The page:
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I have a question regarding the dynamic model of a robotic manipulator. It is commonly written as follows: $$ \tau = M(q)\ddot{q} + C(q,\dot{q})\dot{q} + G(q) + J^\intercal F_{ext} $$ From what I have seen, the equation $\tau_{ext}=J^\intercal F_{ext}$ only holds true at very low velocities, so authors usually remove the velocity and acceleration terms and write: $$ \tau = G(q) + J^\intercal F_{ext} $$ So my question is, what happens when our task is highly dynamic with high velocities and accelerations ?

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  1. The first equation is always true. So at high velocities and accelerations, you use the first equation. See this

  2. At low velocities $\dot{q}<<$ and low accelerations $\ddot{q} <<$, the first two terms are negligible, and thus you use the last equation.

  3. $\tau_{ext} = J^T F_{ext}$ is also always true. It is the contribution of external forces. See this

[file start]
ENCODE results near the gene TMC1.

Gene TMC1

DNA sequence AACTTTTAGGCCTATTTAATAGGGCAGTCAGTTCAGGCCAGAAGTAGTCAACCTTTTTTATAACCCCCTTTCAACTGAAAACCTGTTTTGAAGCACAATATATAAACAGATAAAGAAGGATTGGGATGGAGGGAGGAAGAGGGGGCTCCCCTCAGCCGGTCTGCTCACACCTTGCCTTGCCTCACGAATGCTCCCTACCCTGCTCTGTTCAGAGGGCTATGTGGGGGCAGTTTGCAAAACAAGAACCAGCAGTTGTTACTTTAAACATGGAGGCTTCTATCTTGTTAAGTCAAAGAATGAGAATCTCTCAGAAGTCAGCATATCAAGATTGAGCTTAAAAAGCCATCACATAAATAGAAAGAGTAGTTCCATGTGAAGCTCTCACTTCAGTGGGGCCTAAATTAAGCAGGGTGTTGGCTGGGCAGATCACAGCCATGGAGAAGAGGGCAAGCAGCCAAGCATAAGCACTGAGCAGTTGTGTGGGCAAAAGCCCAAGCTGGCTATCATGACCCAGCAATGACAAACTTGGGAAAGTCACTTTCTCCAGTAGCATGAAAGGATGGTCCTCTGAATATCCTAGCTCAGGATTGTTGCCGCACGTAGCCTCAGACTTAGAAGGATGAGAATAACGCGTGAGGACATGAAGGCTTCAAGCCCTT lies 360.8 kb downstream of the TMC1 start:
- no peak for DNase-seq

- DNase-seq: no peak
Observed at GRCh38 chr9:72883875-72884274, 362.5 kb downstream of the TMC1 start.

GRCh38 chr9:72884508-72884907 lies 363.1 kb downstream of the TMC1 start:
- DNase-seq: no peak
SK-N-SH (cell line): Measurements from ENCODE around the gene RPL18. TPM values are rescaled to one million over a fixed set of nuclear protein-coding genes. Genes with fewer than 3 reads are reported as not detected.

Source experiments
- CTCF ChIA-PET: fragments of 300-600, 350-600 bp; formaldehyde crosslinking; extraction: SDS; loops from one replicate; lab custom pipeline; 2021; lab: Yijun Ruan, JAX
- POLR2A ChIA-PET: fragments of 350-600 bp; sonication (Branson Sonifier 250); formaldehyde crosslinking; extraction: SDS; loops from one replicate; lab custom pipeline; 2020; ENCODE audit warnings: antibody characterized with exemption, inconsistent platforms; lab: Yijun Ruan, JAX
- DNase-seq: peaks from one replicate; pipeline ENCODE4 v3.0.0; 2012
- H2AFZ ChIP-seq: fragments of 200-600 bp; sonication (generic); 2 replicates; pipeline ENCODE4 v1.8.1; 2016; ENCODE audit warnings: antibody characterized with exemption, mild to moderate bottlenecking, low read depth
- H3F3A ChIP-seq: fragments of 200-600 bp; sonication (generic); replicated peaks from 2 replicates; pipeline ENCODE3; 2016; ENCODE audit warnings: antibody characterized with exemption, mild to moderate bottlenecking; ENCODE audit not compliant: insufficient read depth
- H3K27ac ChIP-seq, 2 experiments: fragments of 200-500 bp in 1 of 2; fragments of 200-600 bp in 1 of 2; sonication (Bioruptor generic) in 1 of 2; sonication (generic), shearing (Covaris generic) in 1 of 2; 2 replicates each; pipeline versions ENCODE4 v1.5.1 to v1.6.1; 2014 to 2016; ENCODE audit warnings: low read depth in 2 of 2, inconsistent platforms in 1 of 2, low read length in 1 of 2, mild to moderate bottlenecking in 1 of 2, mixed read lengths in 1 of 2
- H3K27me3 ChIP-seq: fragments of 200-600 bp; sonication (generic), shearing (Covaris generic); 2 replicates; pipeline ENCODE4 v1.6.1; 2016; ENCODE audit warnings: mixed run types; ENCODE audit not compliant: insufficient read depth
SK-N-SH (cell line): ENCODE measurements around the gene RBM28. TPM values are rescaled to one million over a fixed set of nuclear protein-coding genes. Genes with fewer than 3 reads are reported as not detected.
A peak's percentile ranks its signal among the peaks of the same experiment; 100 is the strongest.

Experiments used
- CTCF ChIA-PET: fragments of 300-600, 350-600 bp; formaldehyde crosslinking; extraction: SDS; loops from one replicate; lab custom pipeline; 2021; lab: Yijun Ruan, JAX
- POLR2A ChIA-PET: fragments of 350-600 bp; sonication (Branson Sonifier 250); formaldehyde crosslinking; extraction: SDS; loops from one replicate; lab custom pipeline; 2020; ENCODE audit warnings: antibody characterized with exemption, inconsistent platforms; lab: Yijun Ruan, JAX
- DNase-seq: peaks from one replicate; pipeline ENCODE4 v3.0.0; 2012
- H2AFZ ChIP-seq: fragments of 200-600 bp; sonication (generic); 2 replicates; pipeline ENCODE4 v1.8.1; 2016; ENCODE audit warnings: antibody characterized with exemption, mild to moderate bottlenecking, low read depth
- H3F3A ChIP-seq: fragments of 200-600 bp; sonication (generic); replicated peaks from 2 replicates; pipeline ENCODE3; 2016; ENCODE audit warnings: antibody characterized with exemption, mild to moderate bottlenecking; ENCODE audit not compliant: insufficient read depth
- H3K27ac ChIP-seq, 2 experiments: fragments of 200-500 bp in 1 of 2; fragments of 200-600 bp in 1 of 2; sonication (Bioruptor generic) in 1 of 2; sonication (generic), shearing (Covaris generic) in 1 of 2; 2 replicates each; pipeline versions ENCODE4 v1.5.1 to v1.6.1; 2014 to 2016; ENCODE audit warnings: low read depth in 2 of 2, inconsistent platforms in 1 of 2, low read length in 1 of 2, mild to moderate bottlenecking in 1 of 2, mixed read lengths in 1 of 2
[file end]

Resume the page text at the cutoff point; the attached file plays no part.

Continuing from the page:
4. There are control laws, when you want to exert a desired force $F_d$ at the environment, when the end effector does not move (thus $\dot{q}=0$ and $\ddot{q}=0$): $$\tau_{control} = J^T F_{d}$$ and this can be even more precise if you add the gravity term. This leads to your last equation. See this

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    $\begingroup$ So if I understand correctly, (3) is always true even at high velocities, but it is the (4) that assumes a quasistatic condition, right ? $\endgroup$ Jul 14, 2023 at 14:36
  • $\begingroup$ Yes, but (4) is a control law, it doesn't describe the dynamics. The dynamics are again : $M\ddot{q} + C \dot{q} + G + J^T F_{ext}= \tau_{control} = J^T F_d $ . In quasistatic conditions, $\dot{q}$ and $\ddot{q}$ are negligible, and thus $J^TF_{ext} =\tau_{control}-G$ $\endgroup$ Jul 17, 2023 at 8:25

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